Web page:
I took a week off work this week, but it’s more like a staycation than a vacation. The pregnant foster cat was considerate enough to give birth yesterday morning, so now I can get to that impossibly long to-do list I’ve been mentally tabulating since, oh, February. I probably won’t be online much this week, so I thought it would be a good chance to revisit some of the more popular posts featured on the blog in the three-plus years it’s been online. The first to be (re)featured is this November, 2007 interview with Gina Kolata, award-winning science and medicine reporter with The New York Times and author.
Gina Kolata is an award-winning science and medicine reporter for The New York Times and the author of many books, including, “Clone: The Road to Dolly and the Path Ahead”, “The Baby Doctors: Probing the Limits of Fetal Medicine“, “Sex in America”, the best-selling “Flu: The Story of the Great Influenza Pandemic of 1918 and the Search for the Virus that Caused It” , and “Ultimate Fitness: The Quest for Truth about Health and Exercise.”
Kolata’s career in journalism began when she joined Science magazine in 1971, where she selected reviewers for manuscripts. She eventually became a writer and then senior writer. She also wrote for a wide variety of newspapers and magazines, including Science Magazine, Smithsonian, GQ and Ms. Magazine. She earned her bachelor’s degree in microbiology and her master’s degree in applied mathematics from the University of Maryland. She studied molecular biology at M.I.T. in a Ph.D. program.
In Ultimate Fitness, you set out to discover the truth of the exercise industry and found much of fitness claims to be misleading. In your most recent work, Rethinking Thin, you blast those in the obesity industry, who promote the idea that overweight is unhealthy and diet and exercise to be effective. What prompted your interest in the study of diet, exercise and weight-loss?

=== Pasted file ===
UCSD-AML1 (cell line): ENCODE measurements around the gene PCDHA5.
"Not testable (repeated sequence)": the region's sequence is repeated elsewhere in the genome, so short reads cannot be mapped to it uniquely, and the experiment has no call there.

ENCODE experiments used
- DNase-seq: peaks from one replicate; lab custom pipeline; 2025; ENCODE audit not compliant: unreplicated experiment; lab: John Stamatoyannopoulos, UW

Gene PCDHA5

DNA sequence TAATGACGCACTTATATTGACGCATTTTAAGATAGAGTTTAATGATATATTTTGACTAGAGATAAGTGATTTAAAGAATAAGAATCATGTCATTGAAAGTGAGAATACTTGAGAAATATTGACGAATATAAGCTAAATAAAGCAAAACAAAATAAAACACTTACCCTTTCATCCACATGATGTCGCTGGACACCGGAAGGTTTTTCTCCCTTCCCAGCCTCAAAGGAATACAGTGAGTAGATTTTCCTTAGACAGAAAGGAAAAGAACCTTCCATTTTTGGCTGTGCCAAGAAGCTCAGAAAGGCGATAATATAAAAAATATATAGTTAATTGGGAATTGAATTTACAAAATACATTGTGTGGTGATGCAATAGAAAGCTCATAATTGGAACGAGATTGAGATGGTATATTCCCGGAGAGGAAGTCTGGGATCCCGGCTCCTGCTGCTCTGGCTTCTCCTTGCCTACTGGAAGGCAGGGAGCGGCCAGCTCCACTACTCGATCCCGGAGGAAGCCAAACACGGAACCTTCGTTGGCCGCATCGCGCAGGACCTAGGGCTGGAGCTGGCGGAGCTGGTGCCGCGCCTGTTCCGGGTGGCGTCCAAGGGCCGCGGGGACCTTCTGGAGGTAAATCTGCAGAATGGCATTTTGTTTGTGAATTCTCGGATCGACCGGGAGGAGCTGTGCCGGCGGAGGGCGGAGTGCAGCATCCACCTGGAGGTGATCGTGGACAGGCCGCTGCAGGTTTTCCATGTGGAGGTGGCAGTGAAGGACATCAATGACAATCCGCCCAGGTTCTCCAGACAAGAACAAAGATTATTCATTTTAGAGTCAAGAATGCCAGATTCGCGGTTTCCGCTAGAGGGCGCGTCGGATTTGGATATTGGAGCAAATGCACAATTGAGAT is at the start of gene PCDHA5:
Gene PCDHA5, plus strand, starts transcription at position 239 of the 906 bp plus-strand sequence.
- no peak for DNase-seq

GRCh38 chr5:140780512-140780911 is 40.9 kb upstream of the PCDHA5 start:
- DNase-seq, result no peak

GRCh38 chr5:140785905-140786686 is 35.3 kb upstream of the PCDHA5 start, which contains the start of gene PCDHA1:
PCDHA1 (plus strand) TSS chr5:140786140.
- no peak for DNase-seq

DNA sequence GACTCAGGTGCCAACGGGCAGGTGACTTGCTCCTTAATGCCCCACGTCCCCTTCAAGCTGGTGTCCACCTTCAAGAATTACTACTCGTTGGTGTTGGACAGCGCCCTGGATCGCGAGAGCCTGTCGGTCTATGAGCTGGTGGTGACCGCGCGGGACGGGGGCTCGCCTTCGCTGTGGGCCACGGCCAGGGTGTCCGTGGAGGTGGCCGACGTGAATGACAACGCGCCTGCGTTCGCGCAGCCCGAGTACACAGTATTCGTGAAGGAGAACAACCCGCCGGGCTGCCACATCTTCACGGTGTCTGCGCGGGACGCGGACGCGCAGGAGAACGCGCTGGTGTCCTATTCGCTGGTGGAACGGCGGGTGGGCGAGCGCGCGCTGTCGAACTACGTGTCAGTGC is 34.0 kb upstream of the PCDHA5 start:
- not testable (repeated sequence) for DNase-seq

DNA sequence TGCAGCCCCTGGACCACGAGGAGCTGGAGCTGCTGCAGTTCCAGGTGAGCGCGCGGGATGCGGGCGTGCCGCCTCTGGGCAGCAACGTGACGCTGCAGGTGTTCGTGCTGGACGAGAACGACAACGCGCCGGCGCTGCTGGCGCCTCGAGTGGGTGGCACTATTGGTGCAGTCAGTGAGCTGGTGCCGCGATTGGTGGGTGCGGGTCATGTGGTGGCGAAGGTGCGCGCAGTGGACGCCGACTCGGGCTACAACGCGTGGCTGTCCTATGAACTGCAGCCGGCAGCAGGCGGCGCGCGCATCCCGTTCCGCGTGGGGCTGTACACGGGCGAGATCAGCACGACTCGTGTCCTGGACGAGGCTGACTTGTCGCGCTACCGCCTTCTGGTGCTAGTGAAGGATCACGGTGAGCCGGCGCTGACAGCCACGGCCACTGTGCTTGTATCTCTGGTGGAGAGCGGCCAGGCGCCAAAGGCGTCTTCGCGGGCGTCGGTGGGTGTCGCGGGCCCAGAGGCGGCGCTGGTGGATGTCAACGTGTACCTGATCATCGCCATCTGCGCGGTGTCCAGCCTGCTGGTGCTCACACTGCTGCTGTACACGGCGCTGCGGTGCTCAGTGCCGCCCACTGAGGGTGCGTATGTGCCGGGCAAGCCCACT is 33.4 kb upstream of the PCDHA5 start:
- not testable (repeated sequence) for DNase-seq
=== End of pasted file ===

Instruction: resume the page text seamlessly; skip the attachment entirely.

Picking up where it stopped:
I got interested in the exercise industry because I spend a lot of time exercising and at gyms and I kept hearing all sorts of things that did not seem to make a lot of scientific sense, like the “fat-burning zone.” I was interested in diet and weight loss because of my experience as a reporter. I have been writing about major research on weight and weight loss for decades, and these often involved discoveries that seemed pathbreaking. Yet the public, and the diet industry, kept on saying that all you have to do to lose weight is just eat less and exercise more.
What are some of the biggest core beliefs of dieting and weight-loss that you found to be incorrect?
The idea that anyone can be arbitrarily thin is at the top of the list. Then comes the idea that thinner people could easily be fat if they just let themselves go. Or the idea that people gain weight because they have emotional problems and are using food to fill an unmet need. Or that if you just walk for 20 minutes or so a day those unwanted pounds would melt away. Or that if you take junk foods out of the schools and re institute pe kids would not gain weight.